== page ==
Leandra, English, the acting deputy director of the Consumer Financial Protection Bureau has filed a lawsuit against President Trump and his named replacement to be the best director of the agency, claiming she should be in charge.
A copy of the complaint in the case of English v. Trump can be viewed here.
English, who was promoted to deputy director hours before former director Richard Cordray submitted his resignation to President Trump, filed the lawsuit Sunday in the District Court for the District of Columbia. English also filed a motion for a temporary restraining order that would prohibit the president from installing Mick Mulvaney has the new head of the agency.
English is asking the court to declare her the rightful director of the CFPB.
She claims the Dodd-Frank Consumer Protection Act asserts her right as Cordray’s replacement, while the president is using the Federal Vacancies Reform Act as the legislative basis for naming Mulvaney as his replacement. The Dodd-Frank Act states that the deputy director assumes the role and responsibilities of the director in the “absence of unavailability” of the director. There is some uncertainty over whether that covers when the director leaves his post. In her complaint, English wrote:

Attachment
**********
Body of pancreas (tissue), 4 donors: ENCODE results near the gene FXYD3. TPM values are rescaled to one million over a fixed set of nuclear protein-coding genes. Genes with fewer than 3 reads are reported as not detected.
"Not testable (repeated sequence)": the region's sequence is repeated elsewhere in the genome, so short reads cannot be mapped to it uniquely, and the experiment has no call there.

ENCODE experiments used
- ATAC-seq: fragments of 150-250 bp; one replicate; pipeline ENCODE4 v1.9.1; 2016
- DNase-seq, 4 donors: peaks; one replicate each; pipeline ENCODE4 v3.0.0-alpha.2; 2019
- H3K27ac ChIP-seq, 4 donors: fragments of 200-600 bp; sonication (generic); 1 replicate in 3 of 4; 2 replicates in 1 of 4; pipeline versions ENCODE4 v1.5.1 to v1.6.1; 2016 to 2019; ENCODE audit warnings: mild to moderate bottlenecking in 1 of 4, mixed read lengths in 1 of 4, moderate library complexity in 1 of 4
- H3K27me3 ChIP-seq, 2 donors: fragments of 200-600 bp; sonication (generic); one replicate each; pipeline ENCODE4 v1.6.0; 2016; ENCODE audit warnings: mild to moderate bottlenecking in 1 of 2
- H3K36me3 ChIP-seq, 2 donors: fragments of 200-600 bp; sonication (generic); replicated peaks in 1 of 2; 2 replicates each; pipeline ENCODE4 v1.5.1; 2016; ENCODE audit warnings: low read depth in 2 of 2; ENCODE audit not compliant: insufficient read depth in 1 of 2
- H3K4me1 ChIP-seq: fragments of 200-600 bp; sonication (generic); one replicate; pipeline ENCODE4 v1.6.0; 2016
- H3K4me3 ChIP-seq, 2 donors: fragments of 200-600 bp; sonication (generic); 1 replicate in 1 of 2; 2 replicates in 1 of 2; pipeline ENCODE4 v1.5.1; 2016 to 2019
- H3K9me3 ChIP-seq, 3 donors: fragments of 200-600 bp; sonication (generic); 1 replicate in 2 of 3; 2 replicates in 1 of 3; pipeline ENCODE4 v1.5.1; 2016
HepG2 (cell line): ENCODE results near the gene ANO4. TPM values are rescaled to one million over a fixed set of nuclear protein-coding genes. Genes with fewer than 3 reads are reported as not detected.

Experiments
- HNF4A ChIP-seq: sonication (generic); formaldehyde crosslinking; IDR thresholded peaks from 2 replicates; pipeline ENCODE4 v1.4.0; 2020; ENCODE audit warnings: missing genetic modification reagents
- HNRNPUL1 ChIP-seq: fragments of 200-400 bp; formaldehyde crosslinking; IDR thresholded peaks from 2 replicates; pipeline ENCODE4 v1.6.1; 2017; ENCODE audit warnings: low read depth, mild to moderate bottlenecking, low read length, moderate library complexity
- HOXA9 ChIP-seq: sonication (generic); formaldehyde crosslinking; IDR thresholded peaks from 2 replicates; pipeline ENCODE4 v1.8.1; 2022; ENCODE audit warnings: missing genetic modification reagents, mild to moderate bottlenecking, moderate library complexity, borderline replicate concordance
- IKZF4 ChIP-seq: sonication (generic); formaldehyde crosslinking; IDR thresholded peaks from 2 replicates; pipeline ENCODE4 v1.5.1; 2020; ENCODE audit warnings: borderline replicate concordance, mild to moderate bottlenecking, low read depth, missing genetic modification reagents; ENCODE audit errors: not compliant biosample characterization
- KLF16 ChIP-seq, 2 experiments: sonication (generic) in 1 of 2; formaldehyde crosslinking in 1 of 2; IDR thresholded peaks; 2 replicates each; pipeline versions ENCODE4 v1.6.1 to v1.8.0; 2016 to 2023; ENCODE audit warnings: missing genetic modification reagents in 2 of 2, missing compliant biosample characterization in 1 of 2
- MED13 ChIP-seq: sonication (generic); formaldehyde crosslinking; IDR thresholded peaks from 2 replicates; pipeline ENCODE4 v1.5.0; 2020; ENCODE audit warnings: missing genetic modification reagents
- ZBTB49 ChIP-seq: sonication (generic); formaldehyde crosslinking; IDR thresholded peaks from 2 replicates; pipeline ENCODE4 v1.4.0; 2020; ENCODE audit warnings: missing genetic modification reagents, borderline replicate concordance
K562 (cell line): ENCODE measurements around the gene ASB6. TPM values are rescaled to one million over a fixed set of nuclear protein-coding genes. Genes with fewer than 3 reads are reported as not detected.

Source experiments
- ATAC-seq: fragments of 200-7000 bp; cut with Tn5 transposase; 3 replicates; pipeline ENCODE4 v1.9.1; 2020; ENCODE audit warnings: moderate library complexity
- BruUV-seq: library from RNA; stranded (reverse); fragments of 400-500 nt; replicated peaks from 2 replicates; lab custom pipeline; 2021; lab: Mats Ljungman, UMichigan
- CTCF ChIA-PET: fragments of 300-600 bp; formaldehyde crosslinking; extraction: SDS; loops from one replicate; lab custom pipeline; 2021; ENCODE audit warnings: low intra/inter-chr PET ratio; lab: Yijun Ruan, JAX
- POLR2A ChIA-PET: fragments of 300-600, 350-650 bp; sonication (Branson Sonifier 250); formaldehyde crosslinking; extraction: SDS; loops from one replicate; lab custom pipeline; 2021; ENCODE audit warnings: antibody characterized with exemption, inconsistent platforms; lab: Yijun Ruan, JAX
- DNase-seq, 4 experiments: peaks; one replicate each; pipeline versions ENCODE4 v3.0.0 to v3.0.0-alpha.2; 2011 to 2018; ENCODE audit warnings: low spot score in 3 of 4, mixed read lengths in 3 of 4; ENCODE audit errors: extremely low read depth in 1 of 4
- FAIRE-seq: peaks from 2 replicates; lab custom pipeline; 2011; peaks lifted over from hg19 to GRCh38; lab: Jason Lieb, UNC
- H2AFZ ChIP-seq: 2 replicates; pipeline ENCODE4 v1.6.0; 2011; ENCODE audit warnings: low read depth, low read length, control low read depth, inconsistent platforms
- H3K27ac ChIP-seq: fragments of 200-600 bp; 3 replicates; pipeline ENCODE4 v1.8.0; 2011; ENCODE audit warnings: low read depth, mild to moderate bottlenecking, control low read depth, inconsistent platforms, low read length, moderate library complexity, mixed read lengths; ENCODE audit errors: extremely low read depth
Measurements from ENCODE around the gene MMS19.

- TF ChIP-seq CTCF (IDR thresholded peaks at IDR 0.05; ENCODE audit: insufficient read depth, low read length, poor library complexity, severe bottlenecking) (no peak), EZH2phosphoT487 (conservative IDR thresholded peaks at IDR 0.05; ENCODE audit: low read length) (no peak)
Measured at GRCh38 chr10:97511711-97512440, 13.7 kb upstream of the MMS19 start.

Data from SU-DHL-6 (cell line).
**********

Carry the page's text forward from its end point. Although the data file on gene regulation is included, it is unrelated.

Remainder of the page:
The President’s interpretation of the FVRA runs contrary to Dodd-Frank’s later-enacted, more specific, and mandatory text. The President’s stance is also difficult to square with the relevant legislative history: An earlier version of the Dodd-Frank Act, which would have specifically allowed the President to use the Vacancies Act to temporarily fill the office, was eliminated and replaced with the current language designating the Deputy Director as the Acting Director. And the President’s attempt to appoint a still-serving White House staffer to displace the acting head of an independent agency is contrary to the overall statutory design and independence of the Bureau.
The Justice Department’s Office of of Legal Counsel issued an opinion on Saturday saying the president was within his powers to appoint Mulvaney as the temporary head of the CFPB.
Since the dueling appointments were made public on Friday, many have expected this to turn into a legal battle. Stay tuned.